Access Controls – implementation

April 27, 2011

I wrote about our Access Control requirements back in July last year.  Since then we’ve completed the design and basic implementation of the authentication and authorisation engines.

The major elements of the access controls are:

  • Access Controls are managed at the Experiment level, i.e. you either have access to the entire experiment or no access.
  • An Experiment can be flagged as public, allowing anonymous access to the experiment.
  • Supported Authentication methods currently include: Internal (Django), LDAP and VBL (Australian Synchrotron proprietary).  Additional methods can be added using an API.
  • Authorisation to experiments may be assigned to individual Users, (internal) Groups and External Groups (see below for an explanation).  Privileges currently include: Read Access, Write (Edit) and Data Owner (see below for a description).


MyTARDIS is built on Django, which has it own built in account management.  MyTARDIS supports the Django internal accounts, and has an API allowing additional authentication methods to be defined.  Users can have credentials from multiple user stores linked to a single Django account.  We currently support internal accounts, LDAP (Active Directory) and VBL (Australian Synchrotron proprietary) authentication.


We’ve modified the authorisation mechanism in Django to use ExperimentACLs.  The ExperimentACL defines access to an individual Experiment.

The three components of the ExperimentACL are:

  1. The ExperimentACL type
  2. The rights being granted
  3. The User, Group or External Group receiving the rights

The ExperimentACL may either be a User ACL or System ACL. User ACLs are owned and managed by the Data Owner, while System ACLs are owned and managed by the system administrator.  This allows us to meet the use case of automatically granting read access to all experiments from a particular beamline to the beamline scientists (without the users being able to revoke that access).

The rights include:

  • Read: the right to view the experiment
  • Write: the right to edit the metadata and add and remove new datafiles
  • Delete: the right to delete datasets or the entire experiment
  • Data Owner: the right to manage access for other users (User ExperimentACLs)

As mentioned above, ExperimentACLs can assign rights to individual Users and internal Groups in the usual fashion.

External Groups provide an extensible authorisation mechanism, e.g. granting access based on location (IP address) or membership of a group in an LDAP repository.  A user’s external group membership is evaluated when they log on to the system.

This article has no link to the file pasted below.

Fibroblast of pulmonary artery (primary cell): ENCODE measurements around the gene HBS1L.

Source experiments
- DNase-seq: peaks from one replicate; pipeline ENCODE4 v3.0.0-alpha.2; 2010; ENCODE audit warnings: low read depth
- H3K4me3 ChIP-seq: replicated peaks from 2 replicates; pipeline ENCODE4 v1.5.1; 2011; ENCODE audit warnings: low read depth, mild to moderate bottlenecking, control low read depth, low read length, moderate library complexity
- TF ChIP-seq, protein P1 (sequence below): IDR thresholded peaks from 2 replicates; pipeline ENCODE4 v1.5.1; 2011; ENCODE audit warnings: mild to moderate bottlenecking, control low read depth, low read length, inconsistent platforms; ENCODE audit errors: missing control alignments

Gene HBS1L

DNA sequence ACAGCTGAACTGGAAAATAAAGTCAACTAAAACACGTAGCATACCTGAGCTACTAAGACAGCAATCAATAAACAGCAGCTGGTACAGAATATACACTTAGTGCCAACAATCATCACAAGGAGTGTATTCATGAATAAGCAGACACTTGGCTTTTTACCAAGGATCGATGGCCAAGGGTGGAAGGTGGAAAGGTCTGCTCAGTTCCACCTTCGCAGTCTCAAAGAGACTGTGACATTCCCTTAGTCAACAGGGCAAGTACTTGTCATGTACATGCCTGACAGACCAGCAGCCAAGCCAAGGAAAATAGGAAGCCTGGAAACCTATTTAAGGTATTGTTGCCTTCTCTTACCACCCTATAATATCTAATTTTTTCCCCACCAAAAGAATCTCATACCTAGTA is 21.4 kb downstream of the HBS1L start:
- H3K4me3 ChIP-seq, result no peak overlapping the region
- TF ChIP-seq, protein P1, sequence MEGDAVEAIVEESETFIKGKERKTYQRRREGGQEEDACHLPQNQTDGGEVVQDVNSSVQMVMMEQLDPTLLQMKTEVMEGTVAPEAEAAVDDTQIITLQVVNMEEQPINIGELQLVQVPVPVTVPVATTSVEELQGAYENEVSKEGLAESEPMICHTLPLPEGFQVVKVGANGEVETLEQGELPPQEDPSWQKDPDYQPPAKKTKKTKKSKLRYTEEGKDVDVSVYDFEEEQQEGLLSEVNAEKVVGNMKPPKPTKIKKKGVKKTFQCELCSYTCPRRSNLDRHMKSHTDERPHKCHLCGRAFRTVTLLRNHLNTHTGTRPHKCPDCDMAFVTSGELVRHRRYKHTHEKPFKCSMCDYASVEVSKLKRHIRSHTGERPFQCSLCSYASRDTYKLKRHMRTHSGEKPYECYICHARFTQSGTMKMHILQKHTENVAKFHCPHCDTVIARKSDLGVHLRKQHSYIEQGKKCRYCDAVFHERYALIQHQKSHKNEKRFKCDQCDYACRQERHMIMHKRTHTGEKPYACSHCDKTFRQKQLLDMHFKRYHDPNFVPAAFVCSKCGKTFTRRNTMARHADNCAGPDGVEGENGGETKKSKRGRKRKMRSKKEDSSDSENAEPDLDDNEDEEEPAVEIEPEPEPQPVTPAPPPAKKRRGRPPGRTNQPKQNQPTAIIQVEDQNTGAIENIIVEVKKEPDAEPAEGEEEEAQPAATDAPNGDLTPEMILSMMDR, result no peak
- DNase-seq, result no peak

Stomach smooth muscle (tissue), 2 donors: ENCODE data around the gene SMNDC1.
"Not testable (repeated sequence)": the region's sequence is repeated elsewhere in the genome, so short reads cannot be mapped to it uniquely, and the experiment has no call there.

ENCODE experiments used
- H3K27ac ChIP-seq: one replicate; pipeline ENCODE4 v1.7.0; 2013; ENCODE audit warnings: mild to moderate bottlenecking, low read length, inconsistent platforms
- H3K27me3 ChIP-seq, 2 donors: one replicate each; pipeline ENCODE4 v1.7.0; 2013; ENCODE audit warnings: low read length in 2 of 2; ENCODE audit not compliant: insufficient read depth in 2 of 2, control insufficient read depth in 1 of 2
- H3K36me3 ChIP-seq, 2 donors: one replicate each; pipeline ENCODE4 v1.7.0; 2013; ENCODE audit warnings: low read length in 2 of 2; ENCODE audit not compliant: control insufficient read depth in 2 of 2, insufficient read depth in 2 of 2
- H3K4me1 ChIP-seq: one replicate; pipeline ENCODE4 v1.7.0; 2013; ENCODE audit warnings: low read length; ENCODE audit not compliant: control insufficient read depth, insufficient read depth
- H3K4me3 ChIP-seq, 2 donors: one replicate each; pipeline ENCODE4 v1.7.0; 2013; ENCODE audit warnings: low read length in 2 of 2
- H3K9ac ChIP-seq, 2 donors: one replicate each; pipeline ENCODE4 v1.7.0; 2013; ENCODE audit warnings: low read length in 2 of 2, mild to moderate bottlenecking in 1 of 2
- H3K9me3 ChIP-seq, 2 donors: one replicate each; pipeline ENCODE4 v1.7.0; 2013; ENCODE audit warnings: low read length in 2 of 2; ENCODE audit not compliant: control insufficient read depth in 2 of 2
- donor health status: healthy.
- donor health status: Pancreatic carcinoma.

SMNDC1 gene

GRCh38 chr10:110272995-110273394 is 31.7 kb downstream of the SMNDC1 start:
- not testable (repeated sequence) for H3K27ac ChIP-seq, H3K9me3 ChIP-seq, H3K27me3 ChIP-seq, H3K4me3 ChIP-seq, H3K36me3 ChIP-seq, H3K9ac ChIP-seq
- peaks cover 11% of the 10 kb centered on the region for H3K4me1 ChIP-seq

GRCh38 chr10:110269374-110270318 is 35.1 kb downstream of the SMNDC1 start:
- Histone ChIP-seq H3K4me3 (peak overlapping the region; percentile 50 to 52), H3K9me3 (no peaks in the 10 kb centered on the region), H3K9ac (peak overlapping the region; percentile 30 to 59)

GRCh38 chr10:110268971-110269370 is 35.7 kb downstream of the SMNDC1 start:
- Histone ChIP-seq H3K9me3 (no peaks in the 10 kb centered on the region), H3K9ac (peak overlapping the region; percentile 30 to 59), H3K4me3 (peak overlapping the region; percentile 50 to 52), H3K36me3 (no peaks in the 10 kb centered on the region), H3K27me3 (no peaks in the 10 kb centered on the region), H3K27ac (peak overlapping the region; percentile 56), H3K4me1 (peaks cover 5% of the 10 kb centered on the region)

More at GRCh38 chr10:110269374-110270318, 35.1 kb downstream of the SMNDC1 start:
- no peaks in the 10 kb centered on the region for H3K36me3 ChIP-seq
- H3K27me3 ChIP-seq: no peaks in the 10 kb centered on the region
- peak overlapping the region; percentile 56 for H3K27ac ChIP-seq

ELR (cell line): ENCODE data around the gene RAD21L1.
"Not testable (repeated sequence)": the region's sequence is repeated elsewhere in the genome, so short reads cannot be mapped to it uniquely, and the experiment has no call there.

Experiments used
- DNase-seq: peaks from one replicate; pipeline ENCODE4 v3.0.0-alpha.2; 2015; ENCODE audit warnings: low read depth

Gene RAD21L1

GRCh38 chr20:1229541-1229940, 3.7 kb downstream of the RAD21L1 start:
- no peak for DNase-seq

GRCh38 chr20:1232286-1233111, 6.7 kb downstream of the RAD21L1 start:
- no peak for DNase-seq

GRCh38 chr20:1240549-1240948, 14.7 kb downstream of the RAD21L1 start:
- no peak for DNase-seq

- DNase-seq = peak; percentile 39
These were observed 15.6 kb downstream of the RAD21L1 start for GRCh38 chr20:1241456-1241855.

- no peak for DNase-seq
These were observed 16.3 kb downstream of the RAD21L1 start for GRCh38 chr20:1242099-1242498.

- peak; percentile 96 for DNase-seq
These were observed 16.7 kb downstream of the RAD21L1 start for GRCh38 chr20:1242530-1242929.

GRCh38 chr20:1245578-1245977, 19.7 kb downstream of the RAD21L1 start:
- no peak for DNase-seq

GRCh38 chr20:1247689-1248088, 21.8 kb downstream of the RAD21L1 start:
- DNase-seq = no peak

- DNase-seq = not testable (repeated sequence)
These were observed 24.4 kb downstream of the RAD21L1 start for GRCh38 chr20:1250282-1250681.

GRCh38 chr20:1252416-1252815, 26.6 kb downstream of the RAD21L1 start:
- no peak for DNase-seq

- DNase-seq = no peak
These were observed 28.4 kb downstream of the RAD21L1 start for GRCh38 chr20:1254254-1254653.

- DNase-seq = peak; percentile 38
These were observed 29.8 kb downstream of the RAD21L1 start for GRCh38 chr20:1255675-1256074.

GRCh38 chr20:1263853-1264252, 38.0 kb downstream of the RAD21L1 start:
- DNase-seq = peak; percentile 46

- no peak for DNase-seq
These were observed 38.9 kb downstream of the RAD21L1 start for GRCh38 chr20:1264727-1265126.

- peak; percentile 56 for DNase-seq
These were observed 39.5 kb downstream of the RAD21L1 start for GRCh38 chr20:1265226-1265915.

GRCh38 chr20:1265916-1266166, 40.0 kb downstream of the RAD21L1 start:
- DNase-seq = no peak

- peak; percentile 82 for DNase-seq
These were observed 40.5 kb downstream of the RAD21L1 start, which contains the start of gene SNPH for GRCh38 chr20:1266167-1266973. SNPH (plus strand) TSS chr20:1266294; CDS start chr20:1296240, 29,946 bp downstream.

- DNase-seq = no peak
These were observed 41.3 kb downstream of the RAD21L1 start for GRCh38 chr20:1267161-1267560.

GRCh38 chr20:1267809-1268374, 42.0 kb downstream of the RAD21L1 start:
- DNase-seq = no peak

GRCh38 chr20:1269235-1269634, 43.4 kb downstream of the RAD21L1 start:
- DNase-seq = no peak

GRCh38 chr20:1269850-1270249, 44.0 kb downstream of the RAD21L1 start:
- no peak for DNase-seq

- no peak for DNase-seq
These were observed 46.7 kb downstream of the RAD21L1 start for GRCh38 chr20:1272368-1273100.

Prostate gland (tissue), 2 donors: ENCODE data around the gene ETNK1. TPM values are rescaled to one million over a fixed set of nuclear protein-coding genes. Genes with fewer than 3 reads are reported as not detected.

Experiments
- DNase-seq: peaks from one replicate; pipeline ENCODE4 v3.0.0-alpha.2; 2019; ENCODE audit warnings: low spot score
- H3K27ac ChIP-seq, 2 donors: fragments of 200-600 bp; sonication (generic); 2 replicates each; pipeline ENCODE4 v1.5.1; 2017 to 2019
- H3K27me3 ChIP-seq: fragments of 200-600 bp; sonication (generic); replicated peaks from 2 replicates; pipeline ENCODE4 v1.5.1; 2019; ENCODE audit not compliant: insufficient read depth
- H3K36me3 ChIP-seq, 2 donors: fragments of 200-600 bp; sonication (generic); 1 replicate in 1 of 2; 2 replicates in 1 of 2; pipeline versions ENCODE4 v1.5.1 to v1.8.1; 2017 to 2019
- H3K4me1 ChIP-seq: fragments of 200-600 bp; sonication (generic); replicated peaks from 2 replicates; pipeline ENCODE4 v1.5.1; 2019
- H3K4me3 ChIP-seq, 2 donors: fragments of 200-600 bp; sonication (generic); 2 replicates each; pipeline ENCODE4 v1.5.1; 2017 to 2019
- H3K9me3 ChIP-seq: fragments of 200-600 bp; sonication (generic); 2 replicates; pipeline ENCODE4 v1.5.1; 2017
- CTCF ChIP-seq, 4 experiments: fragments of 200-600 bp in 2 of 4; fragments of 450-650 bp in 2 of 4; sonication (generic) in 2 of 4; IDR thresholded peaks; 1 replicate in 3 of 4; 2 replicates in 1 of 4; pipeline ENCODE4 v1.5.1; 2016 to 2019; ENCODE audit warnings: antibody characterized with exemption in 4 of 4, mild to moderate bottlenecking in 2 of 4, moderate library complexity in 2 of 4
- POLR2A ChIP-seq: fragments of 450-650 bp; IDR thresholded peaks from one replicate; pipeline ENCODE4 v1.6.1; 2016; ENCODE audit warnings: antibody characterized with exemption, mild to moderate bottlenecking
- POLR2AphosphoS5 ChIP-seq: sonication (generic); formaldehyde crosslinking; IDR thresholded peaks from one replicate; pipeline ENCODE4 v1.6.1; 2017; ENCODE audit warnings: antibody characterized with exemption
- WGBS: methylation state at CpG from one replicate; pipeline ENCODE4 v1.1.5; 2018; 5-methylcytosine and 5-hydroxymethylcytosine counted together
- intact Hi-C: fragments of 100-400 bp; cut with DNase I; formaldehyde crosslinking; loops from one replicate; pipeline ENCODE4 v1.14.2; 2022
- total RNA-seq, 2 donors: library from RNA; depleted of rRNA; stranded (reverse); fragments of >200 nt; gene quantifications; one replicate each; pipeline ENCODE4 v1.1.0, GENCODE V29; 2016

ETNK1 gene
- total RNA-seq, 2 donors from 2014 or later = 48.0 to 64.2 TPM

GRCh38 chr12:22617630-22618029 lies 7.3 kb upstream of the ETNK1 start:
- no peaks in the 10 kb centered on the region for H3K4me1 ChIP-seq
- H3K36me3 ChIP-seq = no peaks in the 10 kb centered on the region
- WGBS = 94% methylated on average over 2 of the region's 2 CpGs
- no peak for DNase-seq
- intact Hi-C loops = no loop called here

One additional use case that hasn’t been addressed and which we are considering is temporary read access to an experiment.  This is useful when making a paper available for peer review prior to publication.  During the review period the researchers may want to make the data available to the reviewers as well.  Our current thinking is to provide a button that generates a time limited URL that has read access to the experiment, i.e. the URL embeds a time limited key.  Anyone who has access to the URL then has access to the experiment for a short period of time (which will be configurable).


Access Controls

July 26, 2010

As has been highlighted in previous posts, most projects about data publication in the research field have come across the problem that while researchers believe in publishing / sharing data in principle, they have lots of reasons not to do it in practice.  This is a much larger problem than can be addressed in one project, so we’ve decided to work around the problem as much as possible by providing access controls within MeCAT that support publishing data immediately, restricting access either indefinitely or until criteria are met, or sharing on an individual basis.

The set of use cases that we’re using as the basis of the Access Control design are listed below.

The Data Owner has the ability to grant and remove access privileges to the data owned.  The Data Owner will typically be the Principle Investigator or a representative of the Institution.

  • Publicly Accessible
    The data is made publicly available immediately, e.g. data that will become part of a reference database.
  • Accessible by the Data Owner and assigned team members
    Team members may be assigned individually or as a group.
  • Access granted by the Data Owner
    E.g. as a result of direct contact by another researcher.
  • Accessible by anyone at a given physical location, typically the instrument
  • Publicly Accessible after an embargo period, e.g. 3 years
  • Publicly Accessible after a trigger, e.g. paper is published
  • Accessible by facility scientist.  Facility scientists typically have access to all data from the instrument they are responsible for.

I’ll cover the design we’re proposing to support these use cases in a subsequent entry, and am interested in any feedback on these use cases.